What do you when you realise you’re building a good product but the wrong solution: Start-ups are Scary series

Online publishing start-up Liquid State had been building their product for a year when both a mentor and their beta testers told them they had got it wrong, and they needed to rebuild their product.


The bootstrapped team of four had been building their product to help print publishers also offer online versions for multiple platforms, since October 2011.


Chief marketing officer Kit Kriewaldt told StartupSmart the first iteration of their product was too radically different to the publishing tools their target customers were used to working with.


“We were so naive with what we thought the biggest problem was. We went and solved that problem, but it turned out it was only one part of the problem our target market was actually facing” Kriewaldt says.


They realised something was up when chief executive Phil Andrews and chief technical officer Cyril Doussin were in Berlin, in final selection rounds for the Startup Bootcamp accelerator when a mentor told them the product they were building would require too much work to convert customers.


“They were running the gauntlet of interviews with other start-up founders and leading mentors trying to trip you up, and with a single, incisive comment we found out we might be backing the wrong horse,” Kriewaldt says.


After an intensive interview, a mentor pointed out the significant learning curve LiquidState’s target customers, publishers, would need to scale to use the product easily. He urged them to rethink their approach, and “tell a softer conversion story”.

They almost ignored the advice. But back in Brisbane, their first beta testers were beginning to raise similar issues.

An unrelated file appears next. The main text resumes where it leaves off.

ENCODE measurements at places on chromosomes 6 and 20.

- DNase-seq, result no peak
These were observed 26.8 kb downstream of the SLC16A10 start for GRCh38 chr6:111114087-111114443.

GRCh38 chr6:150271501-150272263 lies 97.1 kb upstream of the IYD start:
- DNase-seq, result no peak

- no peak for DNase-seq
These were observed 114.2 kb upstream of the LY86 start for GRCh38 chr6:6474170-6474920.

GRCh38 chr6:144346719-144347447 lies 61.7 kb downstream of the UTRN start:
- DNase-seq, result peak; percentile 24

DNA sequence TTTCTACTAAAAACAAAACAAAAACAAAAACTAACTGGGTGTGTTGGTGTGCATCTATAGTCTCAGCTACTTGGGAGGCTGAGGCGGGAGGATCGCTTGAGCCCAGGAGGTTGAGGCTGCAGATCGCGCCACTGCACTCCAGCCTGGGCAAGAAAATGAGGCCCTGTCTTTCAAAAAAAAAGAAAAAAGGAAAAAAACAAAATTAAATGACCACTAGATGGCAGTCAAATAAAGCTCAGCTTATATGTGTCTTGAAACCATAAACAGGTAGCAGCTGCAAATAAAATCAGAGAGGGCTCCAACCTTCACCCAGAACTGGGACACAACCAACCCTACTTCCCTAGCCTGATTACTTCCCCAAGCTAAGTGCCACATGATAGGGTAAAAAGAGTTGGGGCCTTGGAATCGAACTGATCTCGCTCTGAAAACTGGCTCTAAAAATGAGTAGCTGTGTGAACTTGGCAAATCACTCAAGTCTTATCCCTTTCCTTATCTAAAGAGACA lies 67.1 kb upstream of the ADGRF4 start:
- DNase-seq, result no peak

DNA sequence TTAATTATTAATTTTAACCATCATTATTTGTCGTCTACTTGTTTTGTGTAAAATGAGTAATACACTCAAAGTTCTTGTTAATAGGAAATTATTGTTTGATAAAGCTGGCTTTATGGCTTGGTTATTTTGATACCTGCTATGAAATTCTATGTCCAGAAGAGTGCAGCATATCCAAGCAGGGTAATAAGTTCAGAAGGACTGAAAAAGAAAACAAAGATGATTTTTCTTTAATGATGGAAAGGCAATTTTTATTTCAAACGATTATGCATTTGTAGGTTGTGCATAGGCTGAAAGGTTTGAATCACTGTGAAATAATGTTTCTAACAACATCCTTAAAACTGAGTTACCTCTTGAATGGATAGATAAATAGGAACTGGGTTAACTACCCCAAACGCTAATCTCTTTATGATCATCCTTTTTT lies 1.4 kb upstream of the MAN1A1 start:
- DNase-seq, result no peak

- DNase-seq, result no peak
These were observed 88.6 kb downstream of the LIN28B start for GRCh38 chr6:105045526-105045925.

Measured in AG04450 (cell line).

“All of sudden we could hear the same point in all the beta feedback. They liked it, but were struggling to get their heads around it. The platform was too different and therefore too difficult,” Kriewaldt says, who said it took the team a bit to process the realisation.


“We were being told from both sides that we’d got it, our product, our whole start-up, wrong,” Kriewaldt says. “It was confronting. We’d spend a year building the first version of the system, and we realised we needed to change direction and start over. To even consider we’d wasted so much time with such a small team working so much was really hard.”


While Andrew and Doussin returned from Berlin triumphant, and the team entered the bootcamp program, Kriewaldt says they were apprehensive about the amount of work they realised they’d need to do, and how much further away their launch date might be.

“Up to that point we were bootstrapped, and we kept being so the whole way through 2012. So it was very scary to invest so much in the first version, and find out it was wrong,” Kriewaldt says.


“But we were so desperate to make it work, that regardless of how much time, effort and emotion we’d expended, we faced that we had to change tack and try something different.”


They started afresh, built the new version of the product over the summer and launched in early 2013.


“What we really learned was our first version wasn’t flawed as a product, but it wasn’t suitable for the customers we wanted to go after at that time. When we took the new one to the same beta testers and they told us it was right, we were so relieved,” Kriewaldt says. “That’s when we knew we had the right tool for the problem we wanted to solve. Version one was a good tool, but not the right one for us.”


Nailing product market fit has led to LiquidState’s rapid growth ever since. In October, they were awarded the Brisbane Lord Mayor’s award for high growth start-ups.


Describing their product as “Gutenberg for the digital age”, the customer base has grown thirty times since their initial months.


This story is part of our weekly Start-ups are Scary series. If you’ve survived a tough and terrifying moment in your start-up’s journey and want to share what you’ve learned with the wider community, we’d love to hear from you: rpowell at startupsmart dot com dot au


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